Tuesday, June 18, 2024

Nuevo León approves US $153M towards incentives for Tesla

The government of Nuevo León has agreed to spend US $153 million on incentives to facilitate the set-up of Tesla’s electric vehicle “gigafactory” near Monterrey.

These incentives include electricity, water and transport infrastructure, and a reduction in Tesla’s payroll tax, to encourage job creation.

A rendering of Tesla’s planned “gigafactory” in Nuevo León. (Tesla)

Tesla CEO Elon Musk first announced the gigafactory in March, with an investment of at least US $5 billion. In October, Musk said Tesla hoped to start construction in 2024, but was not ready to go “full tilt” due to global economic conditions. He also asked the Nuevo León government to start infrastructure projects in support of the factory, including a rail link, a water treatment plant and the widening of four highways.

Nuevo León Governor Samuel García confirmed that the state had agreed to provide this infrastructure, but said that it first had to be authorized by an unspecified “committee.” Now, it seems, the Economic Development Council has granted that authorization.

The announcement comes days after the federal Environment Ministry (Semarnat) issued permits approving the change of land use for the factory. Tesla is still awaiting water and energy permits. Although Nuevo León is a severely water-stressed region, Tesla has made several commitments to mitigate the factory’s impact, including the use of recycled water.

Nevertheless, economic and bureaucratic obstacles have slowed the set-up process. Musk has said that initial production of Tesla’s next-generation electric vehicle will start at its Texas factory, as the Mexico one won’t be ready in time. Although no opening date has been announced, the Mexico plant is unlikely to be operational until 2026.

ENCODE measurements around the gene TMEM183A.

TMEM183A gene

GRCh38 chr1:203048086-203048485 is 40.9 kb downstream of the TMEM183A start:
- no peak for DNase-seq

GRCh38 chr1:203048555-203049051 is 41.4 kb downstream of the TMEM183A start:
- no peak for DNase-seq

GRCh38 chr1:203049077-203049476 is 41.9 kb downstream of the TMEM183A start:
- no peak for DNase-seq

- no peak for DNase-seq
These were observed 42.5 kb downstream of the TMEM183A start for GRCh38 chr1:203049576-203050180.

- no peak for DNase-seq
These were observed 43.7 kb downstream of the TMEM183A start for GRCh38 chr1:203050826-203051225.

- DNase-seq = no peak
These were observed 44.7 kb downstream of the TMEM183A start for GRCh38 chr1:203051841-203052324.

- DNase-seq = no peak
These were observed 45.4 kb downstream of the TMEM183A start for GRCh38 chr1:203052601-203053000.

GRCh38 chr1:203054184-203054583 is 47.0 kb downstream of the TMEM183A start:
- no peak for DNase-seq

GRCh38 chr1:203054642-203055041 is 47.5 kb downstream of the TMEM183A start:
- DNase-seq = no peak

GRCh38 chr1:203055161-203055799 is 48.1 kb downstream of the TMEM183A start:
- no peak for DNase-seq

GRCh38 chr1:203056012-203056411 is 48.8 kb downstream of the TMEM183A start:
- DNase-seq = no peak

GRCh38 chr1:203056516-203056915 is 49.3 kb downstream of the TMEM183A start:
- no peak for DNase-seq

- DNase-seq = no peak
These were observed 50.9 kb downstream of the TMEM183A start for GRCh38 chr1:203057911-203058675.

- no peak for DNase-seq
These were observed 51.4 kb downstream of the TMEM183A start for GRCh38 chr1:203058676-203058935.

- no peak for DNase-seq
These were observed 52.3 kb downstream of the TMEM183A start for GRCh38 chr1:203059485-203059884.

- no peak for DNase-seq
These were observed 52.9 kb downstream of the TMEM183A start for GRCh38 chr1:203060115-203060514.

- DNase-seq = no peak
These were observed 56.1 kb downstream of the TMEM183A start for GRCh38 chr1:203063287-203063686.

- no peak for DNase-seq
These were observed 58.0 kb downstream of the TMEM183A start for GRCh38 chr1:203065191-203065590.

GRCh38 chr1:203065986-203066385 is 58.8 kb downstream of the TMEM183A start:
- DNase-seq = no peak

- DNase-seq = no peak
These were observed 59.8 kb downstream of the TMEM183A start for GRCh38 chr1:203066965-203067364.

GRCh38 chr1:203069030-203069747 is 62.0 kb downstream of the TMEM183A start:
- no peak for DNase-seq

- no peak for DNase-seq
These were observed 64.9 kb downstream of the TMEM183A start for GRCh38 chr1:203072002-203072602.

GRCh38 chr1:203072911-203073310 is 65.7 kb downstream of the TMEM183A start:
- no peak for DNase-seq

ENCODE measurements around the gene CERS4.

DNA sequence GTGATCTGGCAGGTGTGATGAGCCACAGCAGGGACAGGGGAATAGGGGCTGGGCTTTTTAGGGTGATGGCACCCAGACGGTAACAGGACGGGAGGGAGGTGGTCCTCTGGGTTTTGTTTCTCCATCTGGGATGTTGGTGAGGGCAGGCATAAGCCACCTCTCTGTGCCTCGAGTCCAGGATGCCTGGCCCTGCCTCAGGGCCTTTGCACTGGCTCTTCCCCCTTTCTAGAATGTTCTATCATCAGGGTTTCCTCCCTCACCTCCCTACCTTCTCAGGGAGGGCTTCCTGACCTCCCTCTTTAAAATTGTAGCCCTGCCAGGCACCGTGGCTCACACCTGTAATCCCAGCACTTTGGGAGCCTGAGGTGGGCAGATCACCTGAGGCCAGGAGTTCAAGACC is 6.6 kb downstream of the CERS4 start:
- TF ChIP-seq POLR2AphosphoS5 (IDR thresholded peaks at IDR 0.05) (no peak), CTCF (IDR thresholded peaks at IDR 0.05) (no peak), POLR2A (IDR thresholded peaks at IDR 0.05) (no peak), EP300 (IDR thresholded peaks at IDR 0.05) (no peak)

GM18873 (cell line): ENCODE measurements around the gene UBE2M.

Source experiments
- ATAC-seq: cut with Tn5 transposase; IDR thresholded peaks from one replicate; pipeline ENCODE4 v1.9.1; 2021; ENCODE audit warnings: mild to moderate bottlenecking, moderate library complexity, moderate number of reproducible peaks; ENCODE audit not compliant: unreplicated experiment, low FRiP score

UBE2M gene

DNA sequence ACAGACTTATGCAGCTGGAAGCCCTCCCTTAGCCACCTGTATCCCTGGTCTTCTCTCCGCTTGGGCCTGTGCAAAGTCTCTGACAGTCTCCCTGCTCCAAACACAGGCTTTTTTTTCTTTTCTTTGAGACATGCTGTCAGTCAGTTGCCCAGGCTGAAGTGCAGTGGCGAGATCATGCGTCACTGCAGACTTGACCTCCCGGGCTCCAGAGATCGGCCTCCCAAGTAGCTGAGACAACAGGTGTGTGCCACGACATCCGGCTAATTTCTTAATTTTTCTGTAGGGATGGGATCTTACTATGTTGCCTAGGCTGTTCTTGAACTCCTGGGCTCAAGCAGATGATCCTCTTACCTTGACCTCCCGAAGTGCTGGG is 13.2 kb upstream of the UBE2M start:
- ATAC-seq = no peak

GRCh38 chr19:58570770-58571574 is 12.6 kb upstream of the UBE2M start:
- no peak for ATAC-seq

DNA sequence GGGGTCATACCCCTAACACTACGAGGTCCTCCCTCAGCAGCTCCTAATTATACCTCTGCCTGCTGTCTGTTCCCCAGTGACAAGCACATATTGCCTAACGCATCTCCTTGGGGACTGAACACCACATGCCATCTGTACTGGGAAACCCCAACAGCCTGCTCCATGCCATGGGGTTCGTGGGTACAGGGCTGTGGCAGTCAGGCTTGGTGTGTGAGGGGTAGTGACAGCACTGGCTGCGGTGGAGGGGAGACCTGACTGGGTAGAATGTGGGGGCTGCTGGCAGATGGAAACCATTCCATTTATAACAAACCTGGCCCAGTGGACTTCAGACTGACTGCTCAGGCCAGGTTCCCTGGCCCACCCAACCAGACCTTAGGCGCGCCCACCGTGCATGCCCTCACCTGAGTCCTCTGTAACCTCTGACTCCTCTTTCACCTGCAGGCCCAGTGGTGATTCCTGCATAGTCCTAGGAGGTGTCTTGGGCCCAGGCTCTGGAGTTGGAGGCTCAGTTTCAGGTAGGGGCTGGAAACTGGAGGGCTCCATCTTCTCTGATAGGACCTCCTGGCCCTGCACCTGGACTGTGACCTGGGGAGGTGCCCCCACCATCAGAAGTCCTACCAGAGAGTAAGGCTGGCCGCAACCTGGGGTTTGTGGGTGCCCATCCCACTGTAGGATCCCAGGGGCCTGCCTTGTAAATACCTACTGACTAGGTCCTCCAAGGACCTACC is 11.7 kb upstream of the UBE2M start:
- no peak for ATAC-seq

The Nuevo León government is eager to accelerate construction on the factory, which local authorities said in March would employ up to 6,000 people. In September, García said that Tesla and its suppliers would invest US $15 billion in the project – triple the original estimate and far surpassing the $4.5 billion planned for the first phase.

The state’s economy minister, Iván Rivas, has also assured that the plant will be crucial in boosting Nuevo León’s development.

“[Tesla’s] Nevada gigafactory generated an economic spillover 28 times greater than public investment, while in California, 120 jobs were created in the supply chain for every 100 Tesla jobs,” he said. “In this way, in Nuevo León there would be 12,000 new direct jobs related to Tesla, [representing] almost 15% of the jobs created each year in the state.”

Besides the actual Tesla factory, the Nuevo León government said that more than 30 Tesla suppliers are looking to set up in the state. García has claimed that “Tesla’s arrival confirms Nuevo León as the next regional hub for electromobility in Latin America,” taking advantage of its position on the United States border to reap the benefits of the nearshoring trend.

With reports from Forbes and Bloomberg Línea

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